This study examines factor substitution and energy intensity in the U.S. agricultural sector. Not only does this study focus on the substitution possibilities between energy and non-energy factors, but it also attempts to identify the factors that determine energy intensity. For the empirical analysis, a system of share equations for capital, energy and labor is estimated to calculate the price elasticities of factor demand. The findings reveal that energy demand is more elastic than the demand for capital and labor, and factor substitution possibilities exist across farm production regions. Moreover, the growth rate of energy intensity is decomposed into various driving forces, such as changes in budget, factor substitution, output and technology. The findings show that the budget and output effects are the major driving forces behind the reduced energy intensity, while there are few factor substitutions and technological improvements to reduce energy intensity in the U.S. agricultural sector.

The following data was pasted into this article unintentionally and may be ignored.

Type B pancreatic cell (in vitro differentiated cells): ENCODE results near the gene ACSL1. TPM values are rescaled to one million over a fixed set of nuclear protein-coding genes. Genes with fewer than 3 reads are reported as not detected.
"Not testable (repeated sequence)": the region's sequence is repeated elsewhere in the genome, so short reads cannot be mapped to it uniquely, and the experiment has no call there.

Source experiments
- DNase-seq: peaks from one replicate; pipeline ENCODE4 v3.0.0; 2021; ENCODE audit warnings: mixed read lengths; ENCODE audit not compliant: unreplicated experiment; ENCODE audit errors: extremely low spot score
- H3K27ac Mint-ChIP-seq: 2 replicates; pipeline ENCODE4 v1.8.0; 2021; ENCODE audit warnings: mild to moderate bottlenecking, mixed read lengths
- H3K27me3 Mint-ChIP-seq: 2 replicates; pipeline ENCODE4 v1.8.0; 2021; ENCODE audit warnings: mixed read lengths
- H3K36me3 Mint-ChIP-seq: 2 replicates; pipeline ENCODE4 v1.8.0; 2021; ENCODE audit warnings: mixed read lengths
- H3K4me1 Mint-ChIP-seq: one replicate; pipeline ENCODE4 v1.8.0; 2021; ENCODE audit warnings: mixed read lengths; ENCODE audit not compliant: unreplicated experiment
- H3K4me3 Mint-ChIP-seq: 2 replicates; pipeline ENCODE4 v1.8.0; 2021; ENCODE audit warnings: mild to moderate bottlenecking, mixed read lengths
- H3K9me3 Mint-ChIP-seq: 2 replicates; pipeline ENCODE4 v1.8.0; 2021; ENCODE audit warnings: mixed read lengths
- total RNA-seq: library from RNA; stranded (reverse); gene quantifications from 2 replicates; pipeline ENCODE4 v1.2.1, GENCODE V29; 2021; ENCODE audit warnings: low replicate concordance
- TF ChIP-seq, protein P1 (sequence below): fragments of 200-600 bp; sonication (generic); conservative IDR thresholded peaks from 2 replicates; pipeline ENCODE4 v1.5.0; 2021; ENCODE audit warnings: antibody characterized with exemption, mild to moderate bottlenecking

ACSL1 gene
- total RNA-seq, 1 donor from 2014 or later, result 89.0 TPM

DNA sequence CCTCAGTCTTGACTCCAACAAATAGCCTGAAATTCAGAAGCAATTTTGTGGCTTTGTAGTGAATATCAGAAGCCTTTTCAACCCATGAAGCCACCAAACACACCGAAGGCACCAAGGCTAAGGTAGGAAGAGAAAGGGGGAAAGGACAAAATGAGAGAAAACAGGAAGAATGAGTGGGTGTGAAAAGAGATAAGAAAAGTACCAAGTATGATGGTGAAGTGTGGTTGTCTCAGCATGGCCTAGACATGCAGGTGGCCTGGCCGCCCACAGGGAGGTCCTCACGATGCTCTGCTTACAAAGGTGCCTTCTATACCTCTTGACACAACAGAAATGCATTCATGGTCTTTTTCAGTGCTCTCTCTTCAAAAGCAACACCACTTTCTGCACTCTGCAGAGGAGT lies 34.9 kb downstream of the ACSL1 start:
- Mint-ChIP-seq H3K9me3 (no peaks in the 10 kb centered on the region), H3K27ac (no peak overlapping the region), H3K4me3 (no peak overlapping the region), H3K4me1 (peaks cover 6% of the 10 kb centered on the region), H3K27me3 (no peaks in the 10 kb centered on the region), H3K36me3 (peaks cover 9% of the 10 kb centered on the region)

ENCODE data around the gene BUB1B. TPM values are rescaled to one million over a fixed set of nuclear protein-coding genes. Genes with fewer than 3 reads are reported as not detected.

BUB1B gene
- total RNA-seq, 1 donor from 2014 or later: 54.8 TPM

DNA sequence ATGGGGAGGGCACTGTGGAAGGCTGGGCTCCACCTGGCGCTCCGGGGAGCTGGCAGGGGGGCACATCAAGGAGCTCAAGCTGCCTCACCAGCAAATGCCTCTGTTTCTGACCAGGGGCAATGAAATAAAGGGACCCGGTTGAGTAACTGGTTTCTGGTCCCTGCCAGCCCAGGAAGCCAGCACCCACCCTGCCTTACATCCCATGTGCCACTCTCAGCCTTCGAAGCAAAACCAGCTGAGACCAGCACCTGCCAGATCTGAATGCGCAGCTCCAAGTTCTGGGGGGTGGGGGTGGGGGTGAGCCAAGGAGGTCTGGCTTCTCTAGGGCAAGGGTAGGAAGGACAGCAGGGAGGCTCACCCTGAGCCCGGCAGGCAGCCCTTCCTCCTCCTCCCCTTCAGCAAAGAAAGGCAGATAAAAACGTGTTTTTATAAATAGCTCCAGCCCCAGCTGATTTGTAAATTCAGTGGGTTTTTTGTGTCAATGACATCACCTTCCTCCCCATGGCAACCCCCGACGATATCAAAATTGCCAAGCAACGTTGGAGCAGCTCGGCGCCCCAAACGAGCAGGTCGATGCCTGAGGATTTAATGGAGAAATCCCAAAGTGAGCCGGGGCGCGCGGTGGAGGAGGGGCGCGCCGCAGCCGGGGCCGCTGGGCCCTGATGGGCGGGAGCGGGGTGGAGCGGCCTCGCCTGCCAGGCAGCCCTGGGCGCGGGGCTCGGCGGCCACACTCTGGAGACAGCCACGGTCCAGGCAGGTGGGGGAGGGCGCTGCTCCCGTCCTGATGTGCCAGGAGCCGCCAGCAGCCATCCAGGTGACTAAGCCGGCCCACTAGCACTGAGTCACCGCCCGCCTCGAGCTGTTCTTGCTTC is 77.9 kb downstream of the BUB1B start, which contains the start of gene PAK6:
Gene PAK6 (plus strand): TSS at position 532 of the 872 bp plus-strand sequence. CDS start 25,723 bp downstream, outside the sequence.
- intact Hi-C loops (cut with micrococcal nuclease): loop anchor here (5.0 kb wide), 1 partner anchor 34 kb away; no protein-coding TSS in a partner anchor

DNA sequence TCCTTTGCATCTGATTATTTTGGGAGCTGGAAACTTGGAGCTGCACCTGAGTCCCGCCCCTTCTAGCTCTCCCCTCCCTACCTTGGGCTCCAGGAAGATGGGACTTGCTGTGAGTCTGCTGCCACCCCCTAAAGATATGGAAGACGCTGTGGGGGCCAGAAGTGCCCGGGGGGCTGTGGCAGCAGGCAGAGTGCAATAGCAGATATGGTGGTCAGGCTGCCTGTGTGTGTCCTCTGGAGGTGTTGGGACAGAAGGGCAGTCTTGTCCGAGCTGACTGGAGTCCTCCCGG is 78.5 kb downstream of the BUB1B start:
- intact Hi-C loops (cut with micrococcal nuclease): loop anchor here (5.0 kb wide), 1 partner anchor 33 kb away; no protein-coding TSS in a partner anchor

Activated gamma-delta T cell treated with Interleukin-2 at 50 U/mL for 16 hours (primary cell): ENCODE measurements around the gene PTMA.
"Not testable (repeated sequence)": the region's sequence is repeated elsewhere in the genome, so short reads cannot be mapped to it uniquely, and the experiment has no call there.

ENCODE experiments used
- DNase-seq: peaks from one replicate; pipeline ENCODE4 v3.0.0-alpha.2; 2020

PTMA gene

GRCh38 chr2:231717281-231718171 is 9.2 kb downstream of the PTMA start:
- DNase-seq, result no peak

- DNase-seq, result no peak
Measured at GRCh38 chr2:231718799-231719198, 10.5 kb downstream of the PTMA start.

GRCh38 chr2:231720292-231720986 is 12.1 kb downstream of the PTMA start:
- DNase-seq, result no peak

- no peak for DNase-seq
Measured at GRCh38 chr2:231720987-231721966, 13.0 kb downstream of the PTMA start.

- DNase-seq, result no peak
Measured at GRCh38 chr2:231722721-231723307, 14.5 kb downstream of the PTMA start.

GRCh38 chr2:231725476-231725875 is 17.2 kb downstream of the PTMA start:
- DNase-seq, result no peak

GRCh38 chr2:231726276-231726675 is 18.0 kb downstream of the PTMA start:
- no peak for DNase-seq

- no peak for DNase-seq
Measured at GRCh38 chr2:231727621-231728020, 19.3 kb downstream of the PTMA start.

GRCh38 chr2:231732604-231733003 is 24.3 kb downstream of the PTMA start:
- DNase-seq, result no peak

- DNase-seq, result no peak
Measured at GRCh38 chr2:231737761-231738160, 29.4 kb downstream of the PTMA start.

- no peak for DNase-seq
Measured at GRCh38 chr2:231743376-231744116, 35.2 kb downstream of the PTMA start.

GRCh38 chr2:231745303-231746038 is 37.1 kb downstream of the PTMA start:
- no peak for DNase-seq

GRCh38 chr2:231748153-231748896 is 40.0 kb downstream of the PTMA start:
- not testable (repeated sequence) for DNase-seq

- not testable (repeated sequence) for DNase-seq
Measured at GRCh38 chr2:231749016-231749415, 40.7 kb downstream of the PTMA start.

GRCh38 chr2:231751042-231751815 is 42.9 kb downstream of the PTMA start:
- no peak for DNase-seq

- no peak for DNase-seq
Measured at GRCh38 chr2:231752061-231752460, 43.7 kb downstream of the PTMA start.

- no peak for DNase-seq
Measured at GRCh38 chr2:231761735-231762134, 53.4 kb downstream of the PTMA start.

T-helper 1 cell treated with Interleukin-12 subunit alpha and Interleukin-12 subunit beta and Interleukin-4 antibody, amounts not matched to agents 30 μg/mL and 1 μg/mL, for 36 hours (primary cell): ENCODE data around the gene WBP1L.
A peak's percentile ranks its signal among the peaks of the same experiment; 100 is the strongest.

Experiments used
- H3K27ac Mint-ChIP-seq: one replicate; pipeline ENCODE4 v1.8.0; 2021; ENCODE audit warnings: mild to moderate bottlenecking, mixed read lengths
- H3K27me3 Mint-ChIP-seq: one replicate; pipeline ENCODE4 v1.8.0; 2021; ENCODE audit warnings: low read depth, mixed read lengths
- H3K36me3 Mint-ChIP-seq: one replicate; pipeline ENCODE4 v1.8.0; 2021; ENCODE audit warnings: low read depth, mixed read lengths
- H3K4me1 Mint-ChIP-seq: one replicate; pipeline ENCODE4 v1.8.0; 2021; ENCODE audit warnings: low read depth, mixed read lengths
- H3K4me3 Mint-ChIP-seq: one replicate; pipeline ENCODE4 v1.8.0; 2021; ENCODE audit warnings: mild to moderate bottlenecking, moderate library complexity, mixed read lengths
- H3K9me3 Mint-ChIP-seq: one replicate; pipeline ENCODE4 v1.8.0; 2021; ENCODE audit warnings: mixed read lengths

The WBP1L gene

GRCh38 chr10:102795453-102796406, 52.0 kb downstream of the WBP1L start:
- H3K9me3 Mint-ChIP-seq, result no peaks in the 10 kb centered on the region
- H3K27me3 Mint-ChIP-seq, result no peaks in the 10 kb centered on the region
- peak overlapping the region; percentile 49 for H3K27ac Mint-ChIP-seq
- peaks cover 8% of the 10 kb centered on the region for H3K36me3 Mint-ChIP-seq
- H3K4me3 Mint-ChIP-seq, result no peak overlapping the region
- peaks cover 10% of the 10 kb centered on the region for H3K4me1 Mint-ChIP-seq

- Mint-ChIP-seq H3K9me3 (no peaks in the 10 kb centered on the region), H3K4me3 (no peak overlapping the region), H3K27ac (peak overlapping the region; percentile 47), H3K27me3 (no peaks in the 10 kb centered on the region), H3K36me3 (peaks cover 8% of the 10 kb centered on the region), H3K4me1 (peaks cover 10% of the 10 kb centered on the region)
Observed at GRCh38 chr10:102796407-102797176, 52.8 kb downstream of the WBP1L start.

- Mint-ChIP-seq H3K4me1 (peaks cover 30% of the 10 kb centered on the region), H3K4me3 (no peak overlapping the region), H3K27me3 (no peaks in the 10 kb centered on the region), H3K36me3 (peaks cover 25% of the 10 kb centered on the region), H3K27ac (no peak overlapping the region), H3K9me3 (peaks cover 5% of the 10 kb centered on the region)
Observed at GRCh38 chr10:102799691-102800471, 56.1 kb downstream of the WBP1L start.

- Energy intensity
- Factor substitution
ASJC Scopus subject areas
- Geography, Planning and Development
- Renewable Energy, Sustainability and the Environment
- Management, Monitoring, Policy and Law